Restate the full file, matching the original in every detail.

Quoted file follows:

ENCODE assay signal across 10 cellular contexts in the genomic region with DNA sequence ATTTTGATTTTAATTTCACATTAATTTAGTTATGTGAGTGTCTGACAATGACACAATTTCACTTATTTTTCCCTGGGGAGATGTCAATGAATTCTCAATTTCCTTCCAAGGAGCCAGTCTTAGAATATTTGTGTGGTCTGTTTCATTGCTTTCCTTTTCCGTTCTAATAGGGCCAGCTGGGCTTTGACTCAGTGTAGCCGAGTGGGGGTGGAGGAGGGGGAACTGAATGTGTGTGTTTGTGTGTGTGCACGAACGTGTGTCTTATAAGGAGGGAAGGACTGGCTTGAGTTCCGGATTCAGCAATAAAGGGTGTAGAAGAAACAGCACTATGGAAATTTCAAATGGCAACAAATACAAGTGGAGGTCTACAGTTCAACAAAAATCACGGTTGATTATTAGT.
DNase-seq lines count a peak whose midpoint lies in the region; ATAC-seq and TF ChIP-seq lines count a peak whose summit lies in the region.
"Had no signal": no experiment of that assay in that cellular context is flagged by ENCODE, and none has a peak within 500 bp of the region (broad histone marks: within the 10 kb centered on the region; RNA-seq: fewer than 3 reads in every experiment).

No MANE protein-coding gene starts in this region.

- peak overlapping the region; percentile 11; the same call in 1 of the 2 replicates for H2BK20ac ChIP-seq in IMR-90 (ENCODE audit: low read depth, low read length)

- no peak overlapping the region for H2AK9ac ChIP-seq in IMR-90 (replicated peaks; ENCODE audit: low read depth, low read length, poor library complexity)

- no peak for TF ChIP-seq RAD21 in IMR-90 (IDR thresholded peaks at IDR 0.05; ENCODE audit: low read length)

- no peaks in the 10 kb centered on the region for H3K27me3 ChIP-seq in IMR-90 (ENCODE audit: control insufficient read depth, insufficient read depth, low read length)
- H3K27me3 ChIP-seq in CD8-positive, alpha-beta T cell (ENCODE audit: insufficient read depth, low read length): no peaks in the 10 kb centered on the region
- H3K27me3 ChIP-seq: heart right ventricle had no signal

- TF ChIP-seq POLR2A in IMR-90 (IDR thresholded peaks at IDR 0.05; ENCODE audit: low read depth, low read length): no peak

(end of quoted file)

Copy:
ENCODE assay signal across 10 cellular contexts in the genomic region with DNA sequence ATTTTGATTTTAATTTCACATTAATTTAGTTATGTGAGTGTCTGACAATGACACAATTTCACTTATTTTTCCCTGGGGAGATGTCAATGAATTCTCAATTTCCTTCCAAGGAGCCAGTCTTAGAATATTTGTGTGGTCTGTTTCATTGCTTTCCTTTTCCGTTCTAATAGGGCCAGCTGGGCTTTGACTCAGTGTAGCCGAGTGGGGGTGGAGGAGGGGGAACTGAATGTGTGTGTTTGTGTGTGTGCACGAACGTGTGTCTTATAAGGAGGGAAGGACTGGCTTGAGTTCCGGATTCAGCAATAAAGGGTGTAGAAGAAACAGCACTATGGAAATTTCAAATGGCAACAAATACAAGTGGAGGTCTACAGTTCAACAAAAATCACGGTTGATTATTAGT.
DNase-seq lines count a peak whose midpoint lies in the region; ATAC-seq and TF ChIP-seq lines count a peak whose summit lies in the region.
"Had no signal": no experiment of that assay in that cellular context is flagged by ENCODE, and none has a peak within 500 bp of the region (broad histone marks: within the 10 kb centered on the region; RNA-seq: fewer than 3 reads in every experiment).

No MANE protein-coding gene starts in this region.

- peak overlapping the region; percentile 11; the same call in 1 of the 2 replicates for H2BK20ac ChIP-seq in IMR-90 (ENCODE audit: low read depth, low read length)

- no peak overlapping the region for H2AK9ac ChIP-seq in IMR-90 (replicated peaks; ENCODE audit: low read depth, low read length, poor library complexity)

- no peak for TF ChIP-seq RAD21 in IMR-90 (IDR thresholded peaks at IDR 0.05; ENCODE audit: low read length)

- no peaks in the 10 kb centered on the region for H3K27me3 ChIP-seq in IMR-90 (ENCODE audit: control insufficient read depth, insufficient read depth, low read length)
- H3K27me3 ChIP-seq in CD8-positive, alpha-beta T cell (ENCODE audit: insufficient read depth, low read length): no peaks in the 10 kb centered on the region
- H3K27me3 ChIP-seq: heart right ventricle had no signal

- TF ChIP-seq POLR2A in IMR-90 (IDR thresholded peaks at IDR 0.05; ENCODE audit: low read depth, low read length): no peak